Despite rubbing shoulders with celebrities of the highest wattage—Robin Williams, Eddie Murphy, and Danny Glover, just to name a few—when he worked in the film business, Don Henderson says he had never been truly awestruck until he witnessed his first grape crush inside a French garage.
“Suddenly, a lightbulb went on in my head,” said the founder and vintner of Hendersons’ Harvest Winery.
The Oakland-based winemaker credits his wife, who is from France, and her family—an uncle and brother-in-law, specifically—for introducing him to the craft of winemaking at their home in Bordeaux, 15 years ago.
But Henderson had a long career in movies and TV before making the switch to wine. Born in Florida, his family settled in Palo Alto in the 1960s while he was still in diapers. He went to Palo Alto High School, then to the Silicon Valley town’s community college where he developed a passion for photography. His artistic bent led him into the film industry where he’s worked for 35 years, primarily in the Bay Area, as a key grip and dolly grip. (A key grip is in charge of camera equipment, like rigging, while a dolly grip is a technician trained to operate the camera dolly.) At the start of his career, he worked on movie sets for Mrs. Doubtfire, Flubber, and Angels in the Outfield—all of which take place in the Bay Area. Over the past decade, he transitioned from films to working on TV commercials.
After falling under the winemaking spell on that fateful visit to France, Henderson returned to the Bay Area determined to learn all he could about wine: from sourcing grapes to harvesting times, and from fermentation to the intricate differences of varietals. All of this education was undertaken while raising a family with his wife, Dr. Catherine Metayer, an adjunct professor of epidemiology and biostatistics at UC Berkeley.
To gain first-hand experience, Henderson reached out to an old high-school chum, Derek Dumot, whose father just happened to own Calistoga’s Silver Rose Winery.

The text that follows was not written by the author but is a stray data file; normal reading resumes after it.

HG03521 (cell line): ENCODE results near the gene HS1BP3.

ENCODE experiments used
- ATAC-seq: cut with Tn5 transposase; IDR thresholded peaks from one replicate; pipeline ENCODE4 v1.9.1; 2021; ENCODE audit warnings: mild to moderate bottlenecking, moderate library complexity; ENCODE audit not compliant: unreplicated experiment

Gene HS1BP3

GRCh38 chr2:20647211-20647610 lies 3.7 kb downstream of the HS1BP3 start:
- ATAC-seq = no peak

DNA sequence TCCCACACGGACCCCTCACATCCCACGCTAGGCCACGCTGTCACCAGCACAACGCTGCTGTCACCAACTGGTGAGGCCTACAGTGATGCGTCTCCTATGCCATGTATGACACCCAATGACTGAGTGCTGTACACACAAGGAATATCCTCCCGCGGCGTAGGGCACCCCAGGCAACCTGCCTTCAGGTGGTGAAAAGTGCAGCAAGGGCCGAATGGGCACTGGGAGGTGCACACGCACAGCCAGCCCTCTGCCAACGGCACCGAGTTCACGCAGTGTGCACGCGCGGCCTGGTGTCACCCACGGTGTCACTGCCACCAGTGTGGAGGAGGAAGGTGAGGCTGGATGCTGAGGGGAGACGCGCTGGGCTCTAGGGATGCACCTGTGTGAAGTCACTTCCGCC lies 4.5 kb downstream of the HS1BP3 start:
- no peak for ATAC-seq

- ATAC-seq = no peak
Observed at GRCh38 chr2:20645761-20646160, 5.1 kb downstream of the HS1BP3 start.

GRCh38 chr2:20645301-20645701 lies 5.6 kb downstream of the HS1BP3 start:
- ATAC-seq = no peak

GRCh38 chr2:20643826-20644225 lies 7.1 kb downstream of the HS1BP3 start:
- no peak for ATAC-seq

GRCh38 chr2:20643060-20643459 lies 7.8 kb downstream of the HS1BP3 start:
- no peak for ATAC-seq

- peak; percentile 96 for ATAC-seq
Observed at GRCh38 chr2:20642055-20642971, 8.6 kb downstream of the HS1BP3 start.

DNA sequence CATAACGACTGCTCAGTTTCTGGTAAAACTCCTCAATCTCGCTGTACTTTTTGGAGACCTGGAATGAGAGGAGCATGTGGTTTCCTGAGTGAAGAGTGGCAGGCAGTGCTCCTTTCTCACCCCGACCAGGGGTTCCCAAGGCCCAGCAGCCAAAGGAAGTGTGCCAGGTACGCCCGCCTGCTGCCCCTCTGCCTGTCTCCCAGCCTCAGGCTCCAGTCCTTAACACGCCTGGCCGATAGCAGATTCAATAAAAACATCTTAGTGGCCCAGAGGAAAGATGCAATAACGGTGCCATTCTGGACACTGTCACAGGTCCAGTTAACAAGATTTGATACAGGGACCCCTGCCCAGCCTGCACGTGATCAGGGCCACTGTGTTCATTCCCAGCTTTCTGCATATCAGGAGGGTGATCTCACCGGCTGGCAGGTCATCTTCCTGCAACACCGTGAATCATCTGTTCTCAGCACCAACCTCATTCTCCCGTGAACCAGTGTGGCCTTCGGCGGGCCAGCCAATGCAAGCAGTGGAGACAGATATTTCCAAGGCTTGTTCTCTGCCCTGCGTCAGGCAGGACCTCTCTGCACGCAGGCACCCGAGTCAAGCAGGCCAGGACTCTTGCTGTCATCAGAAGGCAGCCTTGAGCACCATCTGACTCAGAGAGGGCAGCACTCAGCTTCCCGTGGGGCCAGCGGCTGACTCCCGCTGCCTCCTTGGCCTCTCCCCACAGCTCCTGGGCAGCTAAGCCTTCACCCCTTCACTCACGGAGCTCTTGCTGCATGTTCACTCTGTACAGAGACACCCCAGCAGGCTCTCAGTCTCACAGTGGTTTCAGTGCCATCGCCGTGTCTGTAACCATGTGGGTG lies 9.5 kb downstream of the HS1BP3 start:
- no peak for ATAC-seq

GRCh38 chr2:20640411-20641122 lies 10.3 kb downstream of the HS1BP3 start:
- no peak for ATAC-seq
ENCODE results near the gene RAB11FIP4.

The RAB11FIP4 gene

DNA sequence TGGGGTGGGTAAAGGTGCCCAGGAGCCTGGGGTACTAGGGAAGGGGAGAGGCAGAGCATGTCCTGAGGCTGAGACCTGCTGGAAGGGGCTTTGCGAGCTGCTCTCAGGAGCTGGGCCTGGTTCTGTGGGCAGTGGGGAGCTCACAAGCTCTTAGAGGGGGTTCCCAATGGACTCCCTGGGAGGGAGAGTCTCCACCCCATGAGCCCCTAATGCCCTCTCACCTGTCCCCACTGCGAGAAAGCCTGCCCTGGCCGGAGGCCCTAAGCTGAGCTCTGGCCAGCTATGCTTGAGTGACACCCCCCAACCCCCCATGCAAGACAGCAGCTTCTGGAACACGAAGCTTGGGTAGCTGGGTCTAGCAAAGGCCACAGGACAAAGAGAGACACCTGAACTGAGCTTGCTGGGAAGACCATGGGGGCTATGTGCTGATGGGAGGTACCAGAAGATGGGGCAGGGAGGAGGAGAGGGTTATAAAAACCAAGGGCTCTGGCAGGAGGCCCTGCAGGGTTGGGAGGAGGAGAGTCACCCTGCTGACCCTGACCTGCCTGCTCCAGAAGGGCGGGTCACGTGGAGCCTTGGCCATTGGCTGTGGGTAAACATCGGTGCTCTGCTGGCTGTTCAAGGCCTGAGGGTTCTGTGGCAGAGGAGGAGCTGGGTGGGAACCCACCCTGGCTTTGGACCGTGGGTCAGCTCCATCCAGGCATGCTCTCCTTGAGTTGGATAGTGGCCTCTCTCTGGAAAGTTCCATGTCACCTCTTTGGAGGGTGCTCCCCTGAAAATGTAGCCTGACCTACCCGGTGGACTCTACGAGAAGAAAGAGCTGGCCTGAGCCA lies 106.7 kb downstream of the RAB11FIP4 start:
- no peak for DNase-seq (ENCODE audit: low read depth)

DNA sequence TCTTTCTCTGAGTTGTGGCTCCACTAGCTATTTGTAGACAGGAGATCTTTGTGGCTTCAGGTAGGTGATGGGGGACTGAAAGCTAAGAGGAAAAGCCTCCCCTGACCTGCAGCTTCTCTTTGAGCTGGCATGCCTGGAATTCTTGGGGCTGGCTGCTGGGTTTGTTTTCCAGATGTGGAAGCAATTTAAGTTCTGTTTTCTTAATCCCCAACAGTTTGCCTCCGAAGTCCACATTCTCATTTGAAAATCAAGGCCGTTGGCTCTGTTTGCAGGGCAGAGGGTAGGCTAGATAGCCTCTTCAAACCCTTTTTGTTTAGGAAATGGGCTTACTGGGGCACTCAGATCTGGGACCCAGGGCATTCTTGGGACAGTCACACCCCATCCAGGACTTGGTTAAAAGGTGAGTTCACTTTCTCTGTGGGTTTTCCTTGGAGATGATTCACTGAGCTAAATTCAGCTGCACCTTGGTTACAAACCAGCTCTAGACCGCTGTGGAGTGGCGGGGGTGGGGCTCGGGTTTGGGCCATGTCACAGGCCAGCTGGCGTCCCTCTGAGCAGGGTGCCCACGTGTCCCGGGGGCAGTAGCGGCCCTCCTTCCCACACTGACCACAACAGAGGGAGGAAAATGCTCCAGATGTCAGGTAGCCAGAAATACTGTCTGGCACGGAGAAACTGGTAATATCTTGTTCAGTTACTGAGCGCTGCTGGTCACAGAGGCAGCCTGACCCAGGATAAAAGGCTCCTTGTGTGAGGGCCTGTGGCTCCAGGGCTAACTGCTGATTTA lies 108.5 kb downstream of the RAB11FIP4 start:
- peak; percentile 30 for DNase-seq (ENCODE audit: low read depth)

“I called him and said, ‘I’d like to make some wine this year,’ and he said, ‘Come on up and take some grapes, as much as you want,’” said Henderson. Such generosity made sense—after all, Henderson affectionately refers to Dumot as “another brother” and Dumot’s mom like “a second mother.”
Henderson and his immediate family, which includes his daughter Lucile, and his son, Julien, headed to Napa and brought home roughly 450 pounds of grapes to kick off his budding hobby. As luck would have it, Henderson’s Oakland home boasts a full basement, something of a rarity in the Bay Area, so not only did he have plenty of space for sorting grapes, but also a controlled temperature ideal for fermentation. He crushed his first grapes in his backyard, fermented them in the basement, and then, his favorite part, the pressing. “For each press, we always have family and friends come over,” he said. “Those are always really special days.”
Although he still uses his basement to make wines for friends and family, Henderson brings his Napa grapes to Healdsburg Custom Crush to ferment, press and bottle the bulk of his wines.
When asked to reveal his favorite wine he’s ever made, Henderson responded, “I still think that my first wine was maybe one of my best.”
A second coup was a chance encounter with one of Wine Country’s prominent figures, long-time vintner Vincent Arroyo, whom Henderson met through a friend. Arroyo told Henderson he’d be more than welcome to come to his farm and take as many grapes as he wanted—for free.
Arroyo allowed Henderson to take any grapes left after his farm’s initial harvest, usually the grapes in the canopy left over from where the first grapes are pulled. “They’re smaller clusters, which are more labor intensive, so a lot of wineries just leave them,” said Henderson. “But I would drive up there, look them over, and think, wow, this is a bounty.”
Henderson spent more than a decade making his own wine, initially offering his creations gratis to crewmembers, friends, and fellow wine enthusiasts, and eventually, making his business official in 2019. Hendersons’ Harvest Winery offers a Cabernet Sauvignon ($42), and a Sangiovese rosé ($25), both made with grapes harvested from Napa Valley that are crushed, fermented, and bottled inside his Oakland home. Prices range from $25-$42.
His business is definitely a family affair: His daughter, Lucile, not only created his website but also helped pick the official name for his label, Khēmia. “It’s the root word for ‘alchemy,’ but also once referred to the bountiful black soul of the Nile River,” he explains. His son, a senior at San Jose State University who studied computer animation, illustrates his minimalist labels.
For now, all of Henderson’s advertising is word-of-mouth, or he might simply set up a table of his wines at his neighborhood block parties. He’s also hosted successful serving parties at Bacchus Wine and Spirits in Millbrae. His bottles can be found at Paul Marcus Wines at Market Hall in Oakland, or, better yet, straight from the source at Henderson Harvest’s website.